If however, the canopy pitch when going vertical is disconcerting, there is a fix. Trim the elevator neutral under full power. That is done by adjusting the decalage and in the case of the Spacewaker which has a fixed horizontal stab, doing so must be done at the wing. Give the wing a hair of positive incidence. What worked for me was to glue a sliver of 1/64" ply to the bottoms of the forward wing positioning/retaining bolt holes and the tops of the aft. Then using a round file, slightly dress 1/64" from the other side of the holes. That was all it took on mine to achieve a neutral elevator under full power and solve the canopy tuck when going vertical. I also found that a throttle mix was no longer needed for landing trim albeit your mileage may vary on that. I'll explain.

I personally am uncomfortable having to give down elevator to produce a proper glide slope so will always do a throttle to elevator mix if it is needed. But, if the plane needs a bit of up trim to achieve a proper glide slope, I'm comfortable doing that with the stick while landing after all, pulling on the stick is part of the flair process and seems natural.

I hope my comments were understandable and perhaps helpful or at the minimum were interesting.
As I stated, my model is still sitting in the box, waiting for snow to fly and become a future build. But, with all that you have stated above, knowing what you now know about the model, would it not be better to adjust engine thrust angle, during the assembly ? Thus, also adjusting the cowl to fit the change in angle ? Wondering what you would do, if you were assembling it again ? Just trying to save myself some future headaches !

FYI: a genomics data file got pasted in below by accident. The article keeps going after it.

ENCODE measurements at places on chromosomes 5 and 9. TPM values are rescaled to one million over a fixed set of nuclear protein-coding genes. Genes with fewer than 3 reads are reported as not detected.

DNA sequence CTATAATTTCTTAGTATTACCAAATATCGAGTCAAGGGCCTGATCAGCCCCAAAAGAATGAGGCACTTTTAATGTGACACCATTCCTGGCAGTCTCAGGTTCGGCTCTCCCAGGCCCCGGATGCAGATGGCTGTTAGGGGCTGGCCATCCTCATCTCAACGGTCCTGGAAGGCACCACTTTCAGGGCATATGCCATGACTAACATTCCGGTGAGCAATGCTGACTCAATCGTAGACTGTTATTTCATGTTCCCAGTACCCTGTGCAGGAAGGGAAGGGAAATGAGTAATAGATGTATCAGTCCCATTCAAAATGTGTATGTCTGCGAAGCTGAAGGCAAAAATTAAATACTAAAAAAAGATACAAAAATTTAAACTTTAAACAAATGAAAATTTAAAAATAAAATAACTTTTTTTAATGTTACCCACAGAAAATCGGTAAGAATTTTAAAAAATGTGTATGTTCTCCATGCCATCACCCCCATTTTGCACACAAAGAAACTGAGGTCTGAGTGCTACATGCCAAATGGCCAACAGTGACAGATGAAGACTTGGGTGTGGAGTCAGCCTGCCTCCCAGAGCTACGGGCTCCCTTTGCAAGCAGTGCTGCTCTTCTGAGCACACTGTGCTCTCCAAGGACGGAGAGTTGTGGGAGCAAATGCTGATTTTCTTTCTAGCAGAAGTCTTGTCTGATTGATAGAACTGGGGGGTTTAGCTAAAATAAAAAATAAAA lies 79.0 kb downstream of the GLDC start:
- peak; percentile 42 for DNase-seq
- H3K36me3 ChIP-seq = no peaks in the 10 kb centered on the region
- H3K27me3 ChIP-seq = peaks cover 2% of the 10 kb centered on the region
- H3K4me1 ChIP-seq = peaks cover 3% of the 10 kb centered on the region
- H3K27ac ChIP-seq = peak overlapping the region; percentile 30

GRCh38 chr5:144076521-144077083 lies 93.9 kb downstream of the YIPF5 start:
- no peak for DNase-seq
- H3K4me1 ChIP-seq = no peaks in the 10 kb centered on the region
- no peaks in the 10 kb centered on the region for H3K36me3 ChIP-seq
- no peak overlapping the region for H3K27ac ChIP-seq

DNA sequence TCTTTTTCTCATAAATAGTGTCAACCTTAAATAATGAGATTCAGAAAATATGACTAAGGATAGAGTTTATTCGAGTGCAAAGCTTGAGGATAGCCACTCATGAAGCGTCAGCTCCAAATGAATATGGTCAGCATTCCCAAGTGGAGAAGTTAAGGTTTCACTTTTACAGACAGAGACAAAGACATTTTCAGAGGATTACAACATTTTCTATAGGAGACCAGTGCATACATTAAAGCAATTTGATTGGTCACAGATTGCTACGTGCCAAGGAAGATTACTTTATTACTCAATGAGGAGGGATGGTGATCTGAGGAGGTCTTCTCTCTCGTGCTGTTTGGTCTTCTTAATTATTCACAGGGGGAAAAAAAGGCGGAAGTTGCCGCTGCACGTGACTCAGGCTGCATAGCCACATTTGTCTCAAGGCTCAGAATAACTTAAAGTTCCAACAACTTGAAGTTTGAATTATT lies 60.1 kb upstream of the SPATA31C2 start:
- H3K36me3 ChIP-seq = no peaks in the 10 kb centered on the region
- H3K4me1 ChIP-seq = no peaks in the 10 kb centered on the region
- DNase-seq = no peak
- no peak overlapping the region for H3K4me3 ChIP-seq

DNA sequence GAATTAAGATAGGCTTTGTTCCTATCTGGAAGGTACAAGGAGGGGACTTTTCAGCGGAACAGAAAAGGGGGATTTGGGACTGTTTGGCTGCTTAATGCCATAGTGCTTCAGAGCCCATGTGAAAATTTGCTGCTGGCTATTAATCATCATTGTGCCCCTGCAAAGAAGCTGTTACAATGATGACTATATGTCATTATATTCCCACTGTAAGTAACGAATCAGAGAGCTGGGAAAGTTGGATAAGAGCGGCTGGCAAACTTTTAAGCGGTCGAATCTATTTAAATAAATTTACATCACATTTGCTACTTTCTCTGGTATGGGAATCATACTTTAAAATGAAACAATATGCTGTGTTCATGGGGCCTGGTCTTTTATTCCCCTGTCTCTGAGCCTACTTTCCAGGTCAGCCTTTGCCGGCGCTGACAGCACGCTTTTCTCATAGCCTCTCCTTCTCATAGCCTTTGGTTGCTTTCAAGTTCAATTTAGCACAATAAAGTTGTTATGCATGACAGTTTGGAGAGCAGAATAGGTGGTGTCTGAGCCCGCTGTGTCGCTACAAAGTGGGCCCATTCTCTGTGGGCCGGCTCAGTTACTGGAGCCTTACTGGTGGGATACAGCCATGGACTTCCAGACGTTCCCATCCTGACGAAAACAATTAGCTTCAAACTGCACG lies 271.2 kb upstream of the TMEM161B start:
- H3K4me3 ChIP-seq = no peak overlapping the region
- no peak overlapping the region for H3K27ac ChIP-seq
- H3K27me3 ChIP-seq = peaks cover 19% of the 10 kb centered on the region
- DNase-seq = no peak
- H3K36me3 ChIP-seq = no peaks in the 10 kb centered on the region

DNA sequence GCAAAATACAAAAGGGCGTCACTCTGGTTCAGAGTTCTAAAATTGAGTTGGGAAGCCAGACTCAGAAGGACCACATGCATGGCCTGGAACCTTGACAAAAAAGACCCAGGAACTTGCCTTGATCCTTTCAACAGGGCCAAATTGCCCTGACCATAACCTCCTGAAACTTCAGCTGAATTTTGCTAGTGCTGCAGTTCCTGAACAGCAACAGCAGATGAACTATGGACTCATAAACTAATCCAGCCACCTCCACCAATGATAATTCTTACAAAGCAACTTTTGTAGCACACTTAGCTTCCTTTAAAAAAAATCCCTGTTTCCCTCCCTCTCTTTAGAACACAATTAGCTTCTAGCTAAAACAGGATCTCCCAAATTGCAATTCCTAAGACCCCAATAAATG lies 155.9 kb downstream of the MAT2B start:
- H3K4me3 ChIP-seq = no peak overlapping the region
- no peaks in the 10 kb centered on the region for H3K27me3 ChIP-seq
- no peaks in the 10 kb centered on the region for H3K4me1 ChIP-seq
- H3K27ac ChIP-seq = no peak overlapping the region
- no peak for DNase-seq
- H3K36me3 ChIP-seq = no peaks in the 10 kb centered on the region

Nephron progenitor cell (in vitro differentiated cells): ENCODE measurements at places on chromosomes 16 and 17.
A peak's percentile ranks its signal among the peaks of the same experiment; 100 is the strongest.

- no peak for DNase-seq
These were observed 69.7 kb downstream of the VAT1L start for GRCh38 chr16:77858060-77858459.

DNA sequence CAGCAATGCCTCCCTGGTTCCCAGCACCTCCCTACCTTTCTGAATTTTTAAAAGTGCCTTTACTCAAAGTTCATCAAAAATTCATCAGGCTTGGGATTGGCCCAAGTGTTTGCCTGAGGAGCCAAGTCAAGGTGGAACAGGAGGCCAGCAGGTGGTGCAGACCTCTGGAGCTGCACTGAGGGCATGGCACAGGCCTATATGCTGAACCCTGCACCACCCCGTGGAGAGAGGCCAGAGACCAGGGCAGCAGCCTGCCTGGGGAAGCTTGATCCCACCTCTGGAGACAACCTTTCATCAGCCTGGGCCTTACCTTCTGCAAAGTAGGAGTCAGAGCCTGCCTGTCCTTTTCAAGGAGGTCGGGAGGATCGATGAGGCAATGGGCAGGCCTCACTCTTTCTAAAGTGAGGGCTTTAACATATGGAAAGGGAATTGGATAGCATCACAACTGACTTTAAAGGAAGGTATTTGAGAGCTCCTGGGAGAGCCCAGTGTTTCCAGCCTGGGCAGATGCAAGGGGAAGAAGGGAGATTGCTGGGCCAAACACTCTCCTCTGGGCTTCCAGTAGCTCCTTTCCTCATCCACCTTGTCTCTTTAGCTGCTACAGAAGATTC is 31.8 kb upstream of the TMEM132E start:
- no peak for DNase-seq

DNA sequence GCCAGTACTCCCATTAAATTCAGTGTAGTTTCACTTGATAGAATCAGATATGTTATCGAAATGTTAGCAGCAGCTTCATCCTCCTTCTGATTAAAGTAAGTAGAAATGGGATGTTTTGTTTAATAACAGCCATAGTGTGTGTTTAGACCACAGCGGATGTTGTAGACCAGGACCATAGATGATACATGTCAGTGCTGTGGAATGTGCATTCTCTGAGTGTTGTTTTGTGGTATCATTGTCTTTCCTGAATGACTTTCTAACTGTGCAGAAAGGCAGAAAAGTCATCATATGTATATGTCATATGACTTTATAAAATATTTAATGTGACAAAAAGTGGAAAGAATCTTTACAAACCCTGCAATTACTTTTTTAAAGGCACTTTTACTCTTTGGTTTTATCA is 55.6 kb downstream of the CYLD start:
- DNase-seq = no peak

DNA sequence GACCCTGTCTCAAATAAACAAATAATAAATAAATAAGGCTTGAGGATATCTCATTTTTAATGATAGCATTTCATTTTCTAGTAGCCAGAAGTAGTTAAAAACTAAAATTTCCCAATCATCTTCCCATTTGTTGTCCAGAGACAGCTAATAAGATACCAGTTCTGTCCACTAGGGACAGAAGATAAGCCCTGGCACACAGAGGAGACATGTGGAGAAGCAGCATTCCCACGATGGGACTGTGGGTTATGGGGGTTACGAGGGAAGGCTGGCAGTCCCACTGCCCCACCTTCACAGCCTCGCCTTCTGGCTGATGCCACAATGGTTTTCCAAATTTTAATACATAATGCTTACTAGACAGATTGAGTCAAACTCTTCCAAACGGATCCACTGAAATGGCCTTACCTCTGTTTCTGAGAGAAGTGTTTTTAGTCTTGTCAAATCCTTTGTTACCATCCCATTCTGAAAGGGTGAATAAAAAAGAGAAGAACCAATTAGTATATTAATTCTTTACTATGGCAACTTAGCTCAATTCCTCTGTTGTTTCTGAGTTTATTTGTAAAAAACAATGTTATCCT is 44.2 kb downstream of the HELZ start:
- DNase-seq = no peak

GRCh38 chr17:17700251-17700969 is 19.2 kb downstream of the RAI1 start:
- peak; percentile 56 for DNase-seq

Last edited by Granpooba; 10-06-2014 at 01:43 PM.
Old 10-06-2014, 07:09 PM
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If the needed upthrust were done, the engine would look weird and the space around the spinner would be far out of alignment. I can never recall seeing a plane given up thrust. The Spacewalker is a bit of an anomaly in that regard. Few low wing planes have that degree of drag to a wing and that high of an engine thrust line.

I think the better course is to simply do an elevator to throttle mix. Shimming the wing bolt holes was quite easy as well... far easier than messing with up thrust and much better looking. Plus that, how much up thrust would get the job done? Who knows?
Old 10-06-2014, 11:54 PM
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Thanks for the great advice. Seasoned experts in my club have very similar comments; either stab and wings are not level or the wing incidence incorrect. The advice I got was just to ignore the extra up elevator, which I think it makes sense because I do not experience much glide slope problems. My landings are quite OK, both two and three point landings are possible. Of course due large wings, one has to be easy on elevator after touchdown as the plane will want to take off again .
Old 10-07-2014, 04:18 AM